As of 14 November 2022, franchisors will be required to upload information to the publicly accessible Franchise Disclosure Register (“the Register”).  This article will provide some background to these changes as well as a guide for how franchisors can ensure they are complying with their new disclosure obligations. 

Why have these changes been introduced?

The Franchise Disclosure Register aims to promote transparency by making information regarding franchises easily accessible to prospective franchise buyers, current franchisees and professional advisers. While the information uploaded to the Register is already made available to prospective franchisees under the Franchising Code of Conduct, franchisors should be aware that the introduction of the Register means that they have significant ongoing disclosure requirements.  

What do franchisors need to upload to the Franchise Disclosure Register?

Franchisors are required to upload a range of specific information to the Register, as well as any information requested by the Secretary of the Department that is required to be included in a Disclosure Document but does not include personal information. The kind of information that franchisors will need to upload includes:

  1. The name of the franchisor;
  2. The name under which the franchisor carries on business in Australia relevant to the franchise;
  3. If the franchisor has an ABN—the franchisor’s ABN;
  4. The address, or addresses, of the franchisor’s registered office and principal place of business in Australia;
  5. The business telephone number and email address of the franchisor;
  6. How long has the franchisor operated the franchise or franchise system in Australia;
  7. Which States and Territories the franchisor currently operate in;
  8. Does the franchise system restrict franchisees from choosing suppliers;
  9. Information about payments and costs;
  10. Does the franchisor’s standard form of franchise agreement allow the franchisor to vary the agreement without the franchisees’ consent;
  11. Are franchisees entitled to compensation for goodwill in the business;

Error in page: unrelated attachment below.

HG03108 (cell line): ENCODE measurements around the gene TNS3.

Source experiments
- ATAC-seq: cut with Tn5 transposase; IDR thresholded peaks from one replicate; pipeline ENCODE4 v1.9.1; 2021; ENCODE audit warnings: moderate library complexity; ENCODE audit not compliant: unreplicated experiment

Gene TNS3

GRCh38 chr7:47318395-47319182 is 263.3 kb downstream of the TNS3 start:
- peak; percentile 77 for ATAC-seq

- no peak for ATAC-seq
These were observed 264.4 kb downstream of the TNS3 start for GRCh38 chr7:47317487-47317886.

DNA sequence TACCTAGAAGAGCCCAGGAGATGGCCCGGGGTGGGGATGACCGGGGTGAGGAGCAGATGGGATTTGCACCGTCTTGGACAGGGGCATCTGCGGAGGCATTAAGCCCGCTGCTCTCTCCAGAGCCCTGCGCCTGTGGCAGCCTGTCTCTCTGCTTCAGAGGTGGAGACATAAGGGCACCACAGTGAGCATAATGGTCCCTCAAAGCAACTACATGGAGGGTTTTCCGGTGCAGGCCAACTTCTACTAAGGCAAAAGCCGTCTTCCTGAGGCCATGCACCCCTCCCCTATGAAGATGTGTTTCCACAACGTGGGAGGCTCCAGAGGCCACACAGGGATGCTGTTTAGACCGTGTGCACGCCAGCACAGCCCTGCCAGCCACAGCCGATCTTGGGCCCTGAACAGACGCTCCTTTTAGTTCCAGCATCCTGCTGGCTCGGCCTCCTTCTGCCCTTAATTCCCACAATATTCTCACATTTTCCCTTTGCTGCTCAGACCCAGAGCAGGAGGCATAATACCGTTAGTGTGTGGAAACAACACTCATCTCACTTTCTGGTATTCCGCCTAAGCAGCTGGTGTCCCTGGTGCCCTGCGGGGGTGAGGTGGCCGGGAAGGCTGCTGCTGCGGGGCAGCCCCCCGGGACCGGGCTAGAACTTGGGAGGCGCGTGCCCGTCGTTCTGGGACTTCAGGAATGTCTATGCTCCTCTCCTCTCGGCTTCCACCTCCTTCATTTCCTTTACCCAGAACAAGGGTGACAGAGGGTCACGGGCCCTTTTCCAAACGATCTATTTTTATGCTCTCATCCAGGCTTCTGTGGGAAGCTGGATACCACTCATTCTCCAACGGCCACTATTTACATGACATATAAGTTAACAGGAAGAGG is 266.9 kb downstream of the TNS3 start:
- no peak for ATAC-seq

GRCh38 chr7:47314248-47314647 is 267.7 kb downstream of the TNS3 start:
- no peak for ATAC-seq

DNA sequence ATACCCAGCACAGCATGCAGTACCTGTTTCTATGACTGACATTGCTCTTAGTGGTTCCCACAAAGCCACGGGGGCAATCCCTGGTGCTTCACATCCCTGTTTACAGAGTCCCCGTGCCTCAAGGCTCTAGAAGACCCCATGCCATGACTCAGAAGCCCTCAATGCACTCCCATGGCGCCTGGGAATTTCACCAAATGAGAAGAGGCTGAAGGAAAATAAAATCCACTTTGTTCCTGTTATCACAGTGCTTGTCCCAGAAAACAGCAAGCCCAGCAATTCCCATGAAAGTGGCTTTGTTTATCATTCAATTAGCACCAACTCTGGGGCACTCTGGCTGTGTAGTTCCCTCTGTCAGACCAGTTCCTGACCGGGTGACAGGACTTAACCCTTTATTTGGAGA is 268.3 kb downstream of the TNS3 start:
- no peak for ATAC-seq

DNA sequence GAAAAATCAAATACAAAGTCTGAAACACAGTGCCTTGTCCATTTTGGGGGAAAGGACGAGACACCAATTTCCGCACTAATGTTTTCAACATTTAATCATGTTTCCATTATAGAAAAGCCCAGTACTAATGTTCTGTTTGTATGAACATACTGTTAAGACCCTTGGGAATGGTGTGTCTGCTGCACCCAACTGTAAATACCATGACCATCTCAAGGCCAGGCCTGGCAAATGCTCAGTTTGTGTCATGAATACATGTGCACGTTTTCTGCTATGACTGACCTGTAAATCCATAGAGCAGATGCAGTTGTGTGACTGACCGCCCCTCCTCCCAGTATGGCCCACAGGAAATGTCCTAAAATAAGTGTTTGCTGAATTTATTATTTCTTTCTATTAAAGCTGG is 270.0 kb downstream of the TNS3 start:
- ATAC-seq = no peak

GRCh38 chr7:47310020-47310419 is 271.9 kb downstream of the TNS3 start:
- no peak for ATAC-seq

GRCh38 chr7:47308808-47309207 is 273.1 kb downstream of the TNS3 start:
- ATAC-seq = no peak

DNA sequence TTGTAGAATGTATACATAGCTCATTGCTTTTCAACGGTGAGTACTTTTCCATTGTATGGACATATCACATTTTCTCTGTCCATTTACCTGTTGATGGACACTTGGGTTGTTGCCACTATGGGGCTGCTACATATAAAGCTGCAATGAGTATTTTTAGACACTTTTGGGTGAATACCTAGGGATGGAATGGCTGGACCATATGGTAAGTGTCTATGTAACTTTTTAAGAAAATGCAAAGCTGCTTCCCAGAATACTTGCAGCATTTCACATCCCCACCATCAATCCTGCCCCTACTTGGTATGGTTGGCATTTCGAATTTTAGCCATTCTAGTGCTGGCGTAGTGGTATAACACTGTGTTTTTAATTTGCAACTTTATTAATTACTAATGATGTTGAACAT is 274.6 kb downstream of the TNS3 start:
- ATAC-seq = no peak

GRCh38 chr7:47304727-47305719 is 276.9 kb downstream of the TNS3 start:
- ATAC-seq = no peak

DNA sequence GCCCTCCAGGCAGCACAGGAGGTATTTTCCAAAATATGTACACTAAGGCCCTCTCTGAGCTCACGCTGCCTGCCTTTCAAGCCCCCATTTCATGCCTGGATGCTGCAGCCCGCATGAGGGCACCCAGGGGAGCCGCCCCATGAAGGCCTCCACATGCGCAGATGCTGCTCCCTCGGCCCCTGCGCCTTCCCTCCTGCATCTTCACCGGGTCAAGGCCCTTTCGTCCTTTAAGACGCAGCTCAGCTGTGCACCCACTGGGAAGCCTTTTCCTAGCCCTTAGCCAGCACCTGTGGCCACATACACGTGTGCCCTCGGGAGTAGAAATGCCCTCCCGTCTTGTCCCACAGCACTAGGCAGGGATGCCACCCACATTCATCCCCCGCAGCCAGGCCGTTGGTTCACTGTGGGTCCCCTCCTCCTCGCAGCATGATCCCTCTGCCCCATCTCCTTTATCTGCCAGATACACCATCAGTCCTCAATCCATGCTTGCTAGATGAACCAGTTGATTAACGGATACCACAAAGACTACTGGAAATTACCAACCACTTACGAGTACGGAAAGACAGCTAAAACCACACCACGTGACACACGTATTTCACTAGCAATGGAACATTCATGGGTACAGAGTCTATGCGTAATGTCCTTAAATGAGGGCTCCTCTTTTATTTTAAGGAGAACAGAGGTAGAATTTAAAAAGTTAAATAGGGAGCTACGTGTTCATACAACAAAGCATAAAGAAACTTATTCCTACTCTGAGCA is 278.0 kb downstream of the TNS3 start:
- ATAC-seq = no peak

12. Are franchisees subject to a restraint of trade (or similar) clause;
  13. The ANZSIC division and subdivision codes for the industry in which the business operated under the franchise operates; and
  14. Other information requested by the Secretary of the Department that is required to be included in a Disclosure Document. 

In practice, franchisors may choose to upload a copy of their Key Facts Sheet or Disclosure Document with certain information redacted, along with any other additional information required to be disclosed. Alternatively, franchisors may choose to prepare their own form or document which sets out all the information that is required to be disclosed on the register. 

What information can franchisors redact?

The following information must be redacted before documents are uploaded to the Register:

  1. personal information that relates to an individual other than the franchisor; and
  2. information that relates to a particular franchisee or a particular site being occupied by a franchisee.

Franchisors may also redact information that is of a commercial nature and is commercially sensitive.

When do franchisors need to update their information?

Moving forward, franchisors must update their information annually by providing their information to the Register in the approved form on or before the 14th day of the 5th month of the new financial year. This means that most franchisees will need to update their details with the Register by 14 November each year.

What happens if franchisors don’t upload information to the Franchise Disclosure Register?

Failing to upload information to the Franchise Disclosure Register or ensuring it is updated annually can attract a penalty of 600 penalty units, meaning that franchisors could be liable for a penalty of up to $133,200 for failing to comply. 

For more information, reach out to the Franchising Team at Rouse Lawyers today


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Accordingly, the information on this site is provided with the understanding that the authors and publishers are not providing legal advice. As such, it should not be used as a substitute for consultation with professional legal advisers. Before making any decision or taking any action, you should consult with a professional lawyer from Rouse Lawyers.

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